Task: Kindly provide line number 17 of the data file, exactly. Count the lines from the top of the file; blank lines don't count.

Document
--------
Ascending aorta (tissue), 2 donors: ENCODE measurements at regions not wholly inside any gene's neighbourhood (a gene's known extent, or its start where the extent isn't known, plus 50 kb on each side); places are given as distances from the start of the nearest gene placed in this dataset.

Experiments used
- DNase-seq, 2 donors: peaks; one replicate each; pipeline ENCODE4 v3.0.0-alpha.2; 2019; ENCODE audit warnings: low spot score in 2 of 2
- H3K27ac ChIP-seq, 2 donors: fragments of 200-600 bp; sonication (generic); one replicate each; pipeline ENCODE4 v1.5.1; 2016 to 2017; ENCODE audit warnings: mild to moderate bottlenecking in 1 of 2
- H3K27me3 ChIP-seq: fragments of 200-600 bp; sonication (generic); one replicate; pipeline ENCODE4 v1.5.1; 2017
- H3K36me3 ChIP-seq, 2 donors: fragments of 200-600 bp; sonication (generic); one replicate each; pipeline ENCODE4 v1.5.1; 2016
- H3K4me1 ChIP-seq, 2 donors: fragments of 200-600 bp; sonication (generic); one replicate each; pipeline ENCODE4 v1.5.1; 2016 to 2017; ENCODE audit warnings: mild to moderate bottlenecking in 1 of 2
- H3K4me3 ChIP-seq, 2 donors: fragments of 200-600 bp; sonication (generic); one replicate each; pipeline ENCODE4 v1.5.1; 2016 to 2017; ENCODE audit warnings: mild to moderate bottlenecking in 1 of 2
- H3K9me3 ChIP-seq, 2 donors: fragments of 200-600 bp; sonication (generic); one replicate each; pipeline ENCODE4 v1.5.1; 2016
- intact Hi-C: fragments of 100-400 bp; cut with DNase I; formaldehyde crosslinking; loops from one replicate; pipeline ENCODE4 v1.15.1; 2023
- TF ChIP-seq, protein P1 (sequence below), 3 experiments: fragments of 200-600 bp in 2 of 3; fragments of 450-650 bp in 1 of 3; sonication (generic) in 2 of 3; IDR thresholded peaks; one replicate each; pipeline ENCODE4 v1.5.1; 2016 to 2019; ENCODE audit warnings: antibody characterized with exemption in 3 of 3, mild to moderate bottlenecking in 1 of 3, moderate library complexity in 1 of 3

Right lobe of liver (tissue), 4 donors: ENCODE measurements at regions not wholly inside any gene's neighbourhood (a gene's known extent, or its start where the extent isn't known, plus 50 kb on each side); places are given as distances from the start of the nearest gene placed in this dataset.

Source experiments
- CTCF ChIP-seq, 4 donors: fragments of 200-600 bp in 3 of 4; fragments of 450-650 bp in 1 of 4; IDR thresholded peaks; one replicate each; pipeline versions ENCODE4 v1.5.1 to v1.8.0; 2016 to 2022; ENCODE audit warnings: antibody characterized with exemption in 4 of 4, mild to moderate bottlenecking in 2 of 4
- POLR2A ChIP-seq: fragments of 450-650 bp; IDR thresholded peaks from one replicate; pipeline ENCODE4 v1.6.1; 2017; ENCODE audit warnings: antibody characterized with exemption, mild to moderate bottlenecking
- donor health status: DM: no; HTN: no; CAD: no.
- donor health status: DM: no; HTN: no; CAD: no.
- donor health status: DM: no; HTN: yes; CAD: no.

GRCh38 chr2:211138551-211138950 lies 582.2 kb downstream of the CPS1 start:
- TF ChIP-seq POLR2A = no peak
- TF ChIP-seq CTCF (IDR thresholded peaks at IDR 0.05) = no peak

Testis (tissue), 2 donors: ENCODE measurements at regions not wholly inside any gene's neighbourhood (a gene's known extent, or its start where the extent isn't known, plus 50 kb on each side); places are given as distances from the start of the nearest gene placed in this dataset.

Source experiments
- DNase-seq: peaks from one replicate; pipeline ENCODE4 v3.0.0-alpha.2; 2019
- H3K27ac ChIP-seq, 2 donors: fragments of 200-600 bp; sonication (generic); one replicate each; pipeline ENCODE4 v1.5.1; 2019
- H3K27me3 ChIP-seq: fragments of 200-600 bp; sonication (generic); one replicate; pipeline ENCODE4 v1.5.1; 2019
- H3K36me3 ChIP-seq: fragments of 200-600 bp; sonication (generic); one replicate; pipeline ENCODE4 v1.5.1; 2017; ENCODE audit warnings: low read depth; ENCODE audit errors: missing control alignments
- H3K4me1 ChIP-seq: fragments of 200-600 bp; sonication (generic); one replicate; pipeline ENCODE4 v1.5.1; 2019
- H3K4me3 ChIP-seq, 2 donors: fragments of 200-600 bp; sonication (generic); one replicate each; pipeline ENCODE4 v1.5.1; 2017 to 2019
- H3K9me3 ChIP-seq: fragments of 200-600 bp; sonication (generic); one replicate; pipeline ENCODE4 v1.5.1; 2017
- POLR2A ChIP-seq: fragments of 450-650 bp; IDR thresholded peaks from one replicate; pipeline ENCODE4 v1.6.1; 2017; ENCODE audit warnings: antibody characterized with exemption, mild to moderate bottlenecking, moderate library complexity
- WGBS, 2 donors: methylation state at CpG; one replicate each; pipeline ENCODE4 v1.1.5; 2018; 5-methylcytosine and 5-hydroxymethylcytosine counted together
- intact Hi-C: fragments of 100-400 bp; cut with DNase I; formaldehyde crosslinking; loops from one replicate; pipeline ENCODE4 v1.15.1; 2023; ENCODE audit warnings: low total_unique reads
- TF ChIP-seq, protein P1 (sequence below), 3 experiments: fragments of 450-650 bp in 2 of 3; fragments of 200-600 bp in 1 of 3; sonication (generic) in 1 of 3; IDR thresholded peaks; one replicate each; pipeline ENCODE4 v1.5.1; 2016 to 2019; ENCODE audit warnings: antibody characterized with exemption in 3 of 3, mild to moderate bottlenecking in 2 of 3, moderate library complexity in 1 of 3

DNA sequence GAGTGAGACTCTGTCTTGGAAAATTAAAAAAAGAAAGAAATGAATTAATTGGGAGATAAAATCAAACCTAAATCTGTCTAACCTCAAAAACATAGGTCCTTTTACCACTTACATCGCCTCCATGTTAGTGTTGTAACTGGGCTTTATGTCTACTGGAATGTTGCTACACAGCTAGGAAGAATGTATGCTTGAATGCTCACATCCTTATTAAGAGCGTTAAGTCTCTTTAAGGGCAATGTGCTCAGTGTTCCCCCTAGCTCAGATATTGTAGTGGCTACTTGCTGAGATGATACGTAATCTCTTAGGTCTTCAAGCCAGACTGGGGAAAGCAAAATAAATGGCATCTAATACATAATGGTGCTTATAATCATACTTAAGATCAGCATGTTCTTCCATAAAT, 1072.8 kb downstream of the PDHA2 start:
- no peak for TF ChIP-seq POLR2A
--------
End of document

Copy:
- donor health status: DM: no; HTN: no; CAD: no.